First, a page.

Wrongful death suits have cost Veterans Affairs over $200 million since 9/11 - report

The US Department of Veteran Affairs has paid out more than $200 million in wrongful death payments to military families who needlessly lost their loved ones in the years since 9/11, according to a new report from the Center for Investigative Reporting.
Veterans Affairs (VA) is a federal government-run organization that is primarily responsible for caring for veterans after they leave the service. Along with overseeing the National Cemetery Administration, the VA also heads the Veterans Health Administration and the Veterans Benefits Administration.
Yet according to a report published Thursday, the Center for Investigative Reporting (CIR) has discovered that since the 2001 terrorist attacks, the VA has doled out payments to almost 1,000 families whose loved ones died after they were either denied treatment or released from VA treatment.
The examples are as diverse as they are difficult to read through. Recent incidents included veterans of the wars in Iraq and Afghanistan taking their own lives after they were unable to receive mental health treatment from hospitals. Others involved Vietnam veterans and, in many cases, elderly World War II veterans.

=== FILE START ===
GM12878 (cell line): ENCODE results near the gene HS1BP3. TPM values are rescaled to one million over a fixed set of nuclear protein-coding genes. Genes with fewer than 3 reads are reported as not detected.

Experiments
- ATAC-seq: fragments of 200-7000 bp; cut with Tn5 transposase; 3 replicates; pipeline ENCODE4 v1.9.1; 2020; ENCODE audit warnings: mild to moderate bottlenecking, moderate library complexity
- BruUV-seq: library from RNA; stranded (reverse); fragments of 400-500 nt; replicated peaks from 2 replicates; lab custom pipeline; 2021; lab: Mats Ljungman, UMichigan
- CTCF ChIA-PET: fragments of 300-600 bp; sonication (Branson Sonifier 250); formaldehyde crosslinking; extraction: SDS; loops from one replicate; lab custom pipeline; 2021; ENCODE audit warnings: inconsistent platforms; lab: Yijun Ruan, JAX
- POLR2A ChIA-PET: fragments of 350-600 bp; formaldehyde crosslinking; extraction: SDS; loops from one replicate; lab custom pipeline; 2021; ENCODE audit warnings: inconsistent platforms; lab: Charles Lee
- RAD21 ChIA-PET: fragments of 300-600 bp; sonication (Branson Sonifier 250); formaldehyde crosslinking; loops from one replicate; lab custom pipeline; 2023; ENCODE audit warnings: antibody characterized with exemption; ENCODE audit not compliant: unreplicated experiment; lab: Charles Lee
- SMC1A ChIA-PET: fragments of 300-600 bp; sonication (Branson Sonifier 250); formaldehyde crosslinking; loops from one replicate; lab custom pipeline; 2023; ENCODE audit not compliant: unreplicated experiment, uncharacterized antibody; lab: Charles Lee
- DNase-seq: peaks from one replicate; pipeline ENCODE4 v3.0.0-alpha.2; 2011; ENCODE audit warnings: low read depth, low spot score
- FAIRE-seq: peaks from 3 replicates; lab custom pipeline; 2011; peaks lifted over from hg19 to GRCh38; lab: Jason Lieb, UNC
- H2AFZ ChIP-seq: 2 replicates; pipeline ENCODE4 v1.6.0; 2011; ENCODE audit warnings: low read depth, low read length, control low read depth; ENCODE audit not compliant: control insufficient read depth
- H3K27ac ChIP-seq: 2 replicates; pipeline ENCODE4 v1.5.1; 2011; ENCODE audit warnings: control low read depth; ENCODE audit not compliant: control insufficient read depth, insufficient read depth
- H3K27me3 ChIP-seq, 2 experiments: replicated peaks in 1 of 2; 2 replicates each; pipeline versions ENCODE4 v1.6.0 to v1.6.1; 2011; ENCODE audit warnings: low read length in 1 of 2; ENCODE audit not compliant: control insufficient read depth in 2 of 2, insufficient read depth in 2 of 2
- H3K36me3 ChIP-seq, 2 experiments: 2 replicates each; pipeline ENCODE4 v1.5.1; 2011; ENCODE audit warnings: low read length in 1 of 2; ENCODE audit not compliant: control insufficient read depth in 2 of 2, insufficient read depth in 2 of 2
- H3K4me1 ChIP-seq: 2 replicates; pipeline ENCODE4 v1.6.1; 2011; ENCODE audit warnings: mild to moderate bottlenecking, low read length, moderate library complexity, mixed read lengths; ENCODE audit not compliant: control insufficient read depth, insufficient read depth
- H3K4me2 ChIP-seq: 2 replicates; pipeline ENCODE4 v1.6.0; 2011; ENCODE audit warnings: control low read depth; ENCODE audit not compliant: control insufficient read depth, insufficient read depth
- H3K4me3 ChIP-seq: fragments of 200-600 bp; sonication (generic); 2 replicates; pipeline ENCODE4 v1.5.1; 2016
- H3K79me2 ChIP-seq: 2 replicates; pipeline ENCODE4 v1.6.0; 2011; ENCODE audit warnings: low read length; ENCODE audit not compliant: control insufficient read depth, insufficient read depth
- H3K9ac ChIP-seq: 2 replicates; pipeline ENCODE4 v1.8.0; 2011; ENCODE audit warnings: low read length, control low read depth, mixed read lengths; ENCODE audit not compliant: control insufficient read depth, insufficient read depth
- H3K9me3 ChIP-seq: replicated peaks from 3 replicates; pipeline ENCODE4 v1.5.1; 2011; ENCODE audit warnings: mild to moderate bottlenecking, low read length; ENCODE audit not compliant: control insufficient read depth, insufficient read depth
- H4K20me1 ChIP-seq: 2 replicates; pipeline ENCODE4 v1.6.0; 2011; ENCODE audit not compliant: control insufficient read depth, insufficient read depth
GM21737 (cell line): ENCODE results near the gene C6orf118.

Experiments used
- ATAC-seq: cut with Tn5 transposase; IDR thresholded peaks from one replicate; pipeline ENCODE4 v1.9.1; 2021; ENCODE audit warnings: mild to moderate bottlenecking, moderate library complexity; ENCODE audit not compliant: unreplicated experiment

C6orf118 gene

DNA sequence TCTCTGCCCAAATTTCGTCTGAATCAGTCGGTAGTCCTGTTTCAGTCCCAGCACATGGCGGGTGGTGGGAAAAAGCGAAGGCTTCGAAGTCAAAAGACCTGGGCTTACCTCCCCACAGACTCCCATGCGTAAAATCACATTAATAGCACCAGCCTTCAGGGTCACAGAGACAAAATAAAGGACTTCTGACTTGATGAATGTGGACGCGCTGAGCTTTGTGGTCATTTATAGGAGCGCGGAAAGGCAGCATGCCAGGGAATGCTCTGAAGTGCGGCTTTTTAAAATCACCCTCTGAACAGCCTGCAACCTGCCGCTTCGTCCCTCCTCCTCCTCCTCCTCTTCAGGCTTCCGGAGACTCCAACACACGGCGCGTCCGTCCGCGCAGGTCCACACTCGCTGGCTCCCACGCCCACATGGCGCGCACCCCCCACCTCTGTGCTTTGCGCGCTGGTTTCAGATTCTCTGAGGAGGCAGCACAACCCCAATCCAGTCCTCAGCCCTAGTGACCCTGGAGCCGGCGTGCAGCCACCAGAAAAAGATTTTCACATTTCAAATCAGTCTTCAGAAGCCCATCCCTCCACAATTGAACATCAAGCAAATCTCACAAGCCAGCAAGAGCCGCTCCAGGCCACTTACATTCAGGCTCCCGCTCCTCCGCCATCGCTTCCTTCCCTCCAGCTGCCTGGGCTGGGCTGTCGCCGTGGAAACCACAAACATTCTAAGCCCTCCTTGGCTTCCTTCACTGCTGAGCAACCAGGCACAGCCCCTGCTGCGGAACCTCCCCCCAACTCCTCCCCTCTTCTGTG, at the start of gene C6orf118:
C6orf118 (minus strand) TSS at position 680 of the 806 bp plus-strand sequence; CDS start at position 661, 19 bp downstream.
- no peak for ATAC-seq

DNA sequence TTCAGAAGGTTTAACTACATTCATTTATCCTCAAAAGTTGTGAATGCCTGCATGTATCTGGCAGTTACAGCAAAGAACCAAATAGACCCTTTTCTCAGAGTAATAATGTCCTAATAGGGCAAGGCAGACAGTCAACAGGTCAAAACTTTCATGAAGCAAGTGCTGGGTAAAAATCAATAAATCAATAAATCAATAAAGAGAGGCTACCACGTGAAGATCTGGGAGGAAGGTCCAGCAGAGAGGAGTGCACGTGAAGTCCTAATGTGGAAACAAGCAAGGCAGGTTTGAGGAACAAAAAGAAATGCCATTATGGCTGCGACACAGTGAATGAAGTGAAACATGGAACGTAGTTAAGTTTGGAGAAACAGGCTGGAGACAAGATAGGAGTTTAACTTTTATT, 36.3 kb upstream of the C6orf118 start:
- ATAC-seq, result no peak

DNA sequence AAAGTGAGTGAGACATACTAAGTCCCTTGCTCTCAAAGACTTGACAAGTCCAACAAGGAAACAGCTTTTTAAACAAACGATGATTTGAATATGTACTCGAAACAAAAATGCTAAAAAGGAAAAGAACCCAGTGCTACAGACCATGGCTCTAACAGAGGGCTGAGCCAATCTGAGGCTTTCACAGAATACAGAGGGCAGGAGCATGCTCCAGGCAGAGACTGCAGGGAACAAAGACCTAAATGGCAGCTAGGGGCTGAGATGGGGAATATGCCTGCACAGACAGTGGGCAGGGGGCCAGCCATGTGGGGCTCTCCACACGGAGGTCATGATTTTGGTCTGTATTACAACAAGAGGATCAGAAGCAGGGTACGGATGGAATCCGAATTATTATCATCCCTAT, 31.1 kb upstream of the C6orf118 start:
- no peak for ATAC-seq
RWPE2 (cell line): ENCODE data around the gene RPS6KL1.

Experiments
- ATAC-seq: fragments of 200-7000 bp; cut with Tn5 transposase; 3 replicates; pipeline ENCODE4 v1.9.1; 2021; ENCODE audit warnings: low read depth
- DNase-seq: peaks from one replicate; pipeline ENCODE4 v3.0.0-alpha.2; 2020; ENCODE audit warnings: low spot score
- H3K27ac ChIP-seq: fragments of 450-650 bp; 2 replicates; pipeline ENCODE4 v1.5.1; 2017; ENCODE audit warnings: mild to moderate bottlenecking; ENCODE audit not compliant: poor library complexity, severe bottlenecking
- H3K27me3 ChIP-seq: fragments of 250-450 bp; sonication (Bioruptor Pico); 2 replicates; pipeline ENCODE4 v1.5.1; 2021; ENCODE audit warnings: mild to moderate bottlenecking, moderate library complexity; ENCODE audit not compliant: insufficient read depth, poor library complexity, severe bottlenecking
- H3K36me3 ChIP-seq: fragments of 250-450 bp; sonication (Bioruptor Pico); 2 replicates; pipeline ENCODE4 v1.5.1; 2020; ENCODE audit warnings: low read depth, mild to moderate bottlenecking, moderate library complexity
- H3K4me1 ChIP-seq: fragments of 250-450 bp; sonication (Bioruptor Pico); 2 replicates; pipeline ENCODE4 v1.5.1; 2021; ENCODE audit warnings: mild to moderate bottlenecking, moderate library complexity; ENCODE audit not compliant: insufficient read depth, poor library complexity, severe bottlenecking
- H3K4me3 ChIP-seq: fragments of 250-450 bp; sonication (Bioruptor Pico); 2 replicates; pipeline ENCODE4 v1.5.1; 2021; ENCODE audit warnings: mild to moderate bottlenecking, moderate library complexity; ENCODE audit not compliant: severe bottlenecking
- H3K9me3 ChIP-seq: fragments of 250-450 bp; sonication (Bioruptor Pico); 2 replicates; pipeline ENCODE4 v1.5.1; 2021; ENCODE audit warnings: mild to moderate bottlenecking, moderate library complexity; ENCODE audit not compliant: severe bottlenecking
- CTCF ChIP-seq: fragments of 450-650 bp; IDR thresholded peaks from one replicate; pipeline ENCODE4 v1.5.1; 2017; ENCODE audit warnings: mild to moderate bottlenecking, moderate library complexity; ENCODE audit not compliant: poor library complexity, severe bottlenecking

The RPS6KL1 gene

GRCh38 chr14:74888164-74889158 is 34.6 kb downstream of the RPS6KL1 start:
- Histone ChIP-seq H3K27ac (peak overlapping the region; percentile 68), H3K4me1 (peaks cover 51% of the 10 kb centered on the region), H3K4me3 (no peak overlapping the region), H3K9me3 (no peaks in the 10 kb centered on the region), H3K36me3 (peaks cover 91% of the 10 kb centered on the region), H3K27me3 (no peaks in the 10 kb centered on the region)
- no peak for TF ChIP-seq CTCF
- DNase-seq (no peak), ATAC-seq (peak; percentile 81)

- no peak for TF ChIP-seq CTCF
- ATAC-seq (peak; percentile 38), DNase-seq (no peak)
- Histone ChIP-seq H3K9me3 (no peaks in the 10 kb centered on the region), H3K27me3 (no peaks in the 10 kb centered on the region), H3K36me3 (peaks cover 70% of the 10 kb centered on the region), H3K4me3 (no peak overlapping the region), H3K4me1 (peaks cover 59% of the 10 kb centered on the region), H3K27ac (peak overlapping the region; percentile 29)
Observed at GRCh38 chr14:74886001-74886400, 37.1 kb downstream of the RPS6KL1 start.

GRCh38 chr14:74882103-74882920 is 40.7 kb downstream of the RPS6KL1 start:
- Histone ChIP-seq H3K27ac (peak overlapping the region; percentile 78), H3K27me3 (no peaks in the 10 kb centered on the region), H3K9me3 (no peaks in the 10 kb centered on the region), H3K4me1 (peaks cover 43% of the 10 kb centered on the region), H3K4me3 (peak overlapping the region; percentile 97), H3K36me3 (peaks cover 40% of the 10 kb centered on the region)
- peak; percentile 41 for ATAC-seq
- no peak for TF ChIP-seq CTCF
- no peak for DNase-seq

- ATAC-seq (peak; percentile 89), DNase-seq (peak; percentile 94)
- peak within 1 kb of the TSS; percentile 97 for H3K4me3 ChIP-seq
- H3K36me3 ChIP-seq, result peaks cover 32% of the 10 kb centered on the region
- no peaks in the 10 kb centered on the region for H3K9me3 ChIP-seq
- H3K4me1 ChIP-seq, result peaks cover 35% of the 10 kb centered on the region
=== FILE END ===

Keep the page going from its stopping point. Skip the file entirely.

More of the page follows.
Doris Street, 86, told CIR’s Aaron Glantz that she received a $135,000 settlement in 2010 after her brother died in a VA nursing home two years earlier. Ms. Street said her brother, Carl Glaze, had served in WWII but his life ended after he slipped in a bathroom and became paralyzed from the neck down, dying nine days later.
It wasn’t about the money, I just thought that somebody should be held accountable,” she said. “I had asked them not to leave him alone, and then they left him in the bathroom. We all get upset when these things happen.”
Negligence, wrongfully denying mental health treatment, failure to disclose relevant health information to the public, and other serious infractions are among the issues that have cost veterans their lives. More than six million men and women turn to the VA for care each year.
Still, according to independent legal experts who spoke to CIR, the 1,000 lawsuits are only a fraction of the veterans who have lost their lives because of malpractice. When those families try to file suit, however, they must endure a long administrative process that can drag on for months or years only to end with no financial damages awarded to the family.

Read more at http://on.rt.com/m1f0kx